Accountant back at Capitol, gets P3M backwages-A A +A
Thursday, September 12, 2013
DISMISSED provincial accountant Merly Fortu has reported back to her work effective Wednesday in compliance with the order of the Civil Service Commission (CSC).
Negros Occidental Governor Alfredo Marañon, Jr. ordered the reinstatement of Fortu who was dismissed from her position because of a complaint from former Vice Governor Genaro Alvarez, Jr.
Marañon’s order dated September 10 came after the CSC dismissed the appeal of the provincial government in its final decision dated May 2013.
The CSC’s first decision ordering the reinstatement of Fortu was issued last September 13, 2011.
Fortu, who started reporting to her old post Tuesday is set to receive more or less P3 million in backwages and benefits covering the period from July 7, 2011 to September 9, 2013.
It is not clear yet, though, whether Fortu will receive her backwages and benefits in a lump sum or on installments.
It can be recalled that Fortu was dismissed from her position after an investigation committee formed by the Provincial Government found her guilty of grave misconduct complaint hurled against her by Alvarez.
Fortu, however, appealed her dismissal to the CSC, acquired a favorable decision from the agency, which ordered her reinstatement, as well as the release of her back salaries and benefits in September 2011. However, this was appealed by the Provincial Government.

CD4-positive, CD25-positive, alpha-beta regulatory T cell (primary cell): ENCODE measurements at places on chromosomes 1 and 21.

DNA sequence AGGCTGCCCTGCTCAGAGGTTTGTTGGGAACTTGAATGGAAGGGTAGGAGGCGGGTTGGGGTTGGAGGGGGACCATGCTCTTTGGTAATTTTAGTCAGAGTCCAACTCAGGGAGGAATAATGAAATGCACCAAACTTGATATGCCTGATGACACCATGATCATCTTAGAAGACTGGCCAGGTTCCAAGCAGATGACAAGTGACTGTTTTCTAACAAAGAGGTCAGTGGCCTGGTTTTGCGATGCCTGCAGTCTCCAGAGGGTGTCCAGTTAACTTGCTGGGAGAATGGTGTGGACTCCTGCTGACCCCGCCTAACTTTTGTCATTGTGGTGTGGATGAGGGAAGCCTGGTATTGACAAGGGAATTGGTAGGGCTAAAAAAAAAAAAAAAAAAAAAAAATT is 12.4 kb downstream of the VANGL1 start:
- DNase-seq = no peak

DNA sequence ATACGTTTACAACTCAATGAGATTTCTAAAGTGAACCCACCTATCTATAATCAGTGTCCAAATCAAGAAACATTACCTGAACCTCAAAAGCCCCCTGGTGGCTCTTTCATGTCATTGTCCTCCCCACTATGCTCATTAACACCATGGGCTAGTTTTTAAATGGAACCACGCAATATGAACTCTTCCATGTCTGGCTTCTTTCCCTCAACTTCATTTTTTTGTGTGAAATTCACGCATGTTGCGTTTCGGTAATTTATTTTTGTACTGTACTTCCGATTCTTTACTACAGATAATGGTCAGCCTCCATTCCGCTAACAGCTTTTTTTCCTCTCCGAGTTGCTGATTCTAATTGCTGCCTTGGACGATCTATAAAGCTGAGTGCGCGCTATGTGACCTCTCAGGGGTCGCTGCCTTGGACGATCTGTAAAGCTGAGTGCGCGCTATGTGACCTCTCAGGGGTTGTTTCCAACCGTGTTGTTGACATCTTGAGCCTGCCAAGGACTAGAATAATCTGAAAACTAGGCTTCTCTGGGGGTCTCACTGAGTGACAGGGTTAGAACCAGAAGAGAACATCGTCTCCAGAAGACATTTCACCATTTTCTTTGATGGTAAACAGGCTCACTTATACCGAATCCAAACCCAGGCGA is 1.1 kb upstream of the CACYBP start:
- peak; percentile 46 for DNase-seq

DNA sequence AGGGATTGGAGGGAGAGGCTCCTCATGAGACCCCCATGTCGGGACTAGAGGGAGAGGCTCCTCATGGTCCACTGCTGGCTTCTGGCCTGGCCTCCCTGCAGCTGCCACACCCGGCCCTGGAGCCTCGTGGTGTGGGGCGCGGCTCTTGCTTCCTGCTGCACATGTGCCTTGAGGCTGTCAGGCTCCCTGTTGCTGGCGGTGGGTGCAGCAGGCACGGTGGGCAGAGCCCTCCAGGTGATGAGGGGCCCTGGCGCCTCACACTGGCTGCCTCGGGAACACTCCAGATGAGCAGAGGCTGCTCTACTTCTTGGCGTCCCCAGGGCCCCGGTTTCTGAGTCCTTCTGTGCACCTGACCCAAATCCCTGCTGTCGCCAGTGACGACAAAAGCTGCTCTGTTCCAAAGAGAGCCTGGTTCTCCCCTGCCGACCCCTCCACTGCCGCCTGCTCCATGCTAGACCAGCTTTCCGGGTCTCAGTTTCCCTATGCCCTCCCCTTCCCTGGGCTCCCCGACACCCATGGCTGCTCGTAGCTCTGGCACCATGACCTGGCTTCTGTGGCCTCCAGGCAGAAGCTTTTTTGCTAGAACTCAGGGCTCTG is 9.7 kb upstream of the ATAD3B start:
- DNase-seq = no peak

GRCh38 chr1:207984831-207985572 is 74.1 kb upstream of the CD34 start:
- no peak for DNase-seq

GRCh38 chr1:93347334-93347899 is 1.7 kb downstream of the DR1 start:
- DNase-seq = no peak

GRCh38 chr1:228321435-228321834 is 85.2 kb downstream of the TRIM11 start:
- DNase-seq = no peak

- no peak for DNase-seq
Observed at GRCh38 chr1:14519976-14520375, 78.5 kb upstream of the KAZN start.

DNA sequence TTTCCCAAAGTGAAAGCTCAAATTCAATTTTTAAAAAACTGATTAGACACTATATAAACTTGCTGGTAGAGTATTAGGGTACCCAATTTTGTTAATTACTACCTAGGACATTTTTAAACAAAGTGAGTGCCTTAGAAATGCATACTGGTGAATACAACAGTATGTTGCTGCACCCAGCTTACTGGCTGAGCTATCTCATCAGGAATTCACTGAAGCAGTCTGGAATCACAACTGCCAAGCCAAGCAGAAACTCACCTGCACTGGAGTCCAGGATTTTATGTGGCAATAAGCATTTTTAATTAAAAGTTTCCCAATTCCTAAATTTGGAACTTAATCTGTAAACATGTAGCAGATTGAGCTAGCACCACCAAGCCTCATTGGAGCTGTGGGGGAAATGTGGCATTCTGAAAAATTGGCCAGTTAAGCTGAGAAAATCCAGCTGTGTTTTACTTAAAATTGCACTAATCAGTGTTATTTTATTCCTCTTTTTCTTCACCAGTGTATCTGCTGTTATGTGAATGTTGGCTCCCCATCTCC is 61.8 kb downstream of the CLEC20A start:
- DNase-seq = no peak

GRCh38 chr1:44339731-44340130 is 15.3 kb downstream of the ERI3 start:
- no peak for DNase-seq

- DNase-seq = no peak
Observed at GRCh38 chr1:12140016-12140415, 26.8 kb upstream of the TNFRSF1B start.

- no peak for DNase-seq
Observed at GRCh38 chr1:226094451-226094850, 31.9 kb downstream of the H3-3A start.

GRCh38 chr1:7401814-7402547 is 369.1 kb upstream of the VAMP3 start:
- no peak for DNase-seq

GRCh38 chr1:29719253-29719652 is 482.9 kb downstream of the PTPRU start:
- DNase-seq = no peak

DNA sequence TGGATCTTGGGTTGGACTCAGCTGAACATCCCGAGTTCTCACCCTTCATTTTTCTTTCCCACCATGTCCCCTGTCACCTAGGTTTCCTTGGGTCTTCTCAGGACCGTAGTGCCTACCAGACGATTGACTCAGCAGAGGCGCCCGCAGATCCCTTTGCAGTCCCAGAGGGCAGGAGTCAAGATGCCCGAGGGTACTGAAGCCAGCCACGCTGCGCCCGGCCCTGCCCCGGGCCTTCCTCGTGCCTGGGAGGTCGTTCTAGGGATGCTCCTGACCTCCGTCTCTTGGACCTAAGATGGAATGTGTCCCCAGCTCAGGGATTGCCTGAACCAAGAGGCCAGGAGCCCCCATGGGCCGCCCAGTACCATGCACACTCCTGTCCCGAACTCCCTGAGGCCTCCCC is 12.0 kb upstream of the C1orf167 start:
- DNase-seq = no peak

Fortu’s dismissal stemmed from a complaint filed by Alvarez accusing her of hostility and arrogance when the latter was asked to explain the delayed processing of purchase orders and requests for reimbursements of expenses of Provincial Board members.
Alvarez, in his complaint, then said that this happened in a meeting on July 1, 2010 where “out of the blue, Fortu spoke in a raised voice, denying any fault of her office.”
In the complaint, Alvarez further pointed out that instead of politely explaining how things work in her office, Fortu allegedly exchange heated words with him and arrogantly challenged and agitated all persons present during the meeting to take court action.
However, in its decision, the CSC said that Fortu’s inadvertently raising her voice while engaging the vice governor in a heated argument cannot be considered as one constituting the administrative offense of grave misconduct.
The CSC in its first decision also admonished Fortu to be more circumspect in her dealings with her superiors to avoid a repeat of the situation that led to her dismissal.
It also stressed that as defined, “misconduct is a transgression of some established and definite rule of action, more particularly, unlawful behavior or gross negligence by a public officer,” the CSC said, adding that Fortu did not transgress any definite rule of action and neither had she exhibited unlawful behavior to be liable of grave misconduct.
The CSC further said that records showed that Fortu had not uttered any insulting or abrasive language but inadvertently raised her voice at the meeting. “No insulting words were said by respondent, and it was only the level and tone of her voice that complainant found reprehensible,” the decision added.
Published in the Sun.Star Bacolod newspaper on September 12, 2013.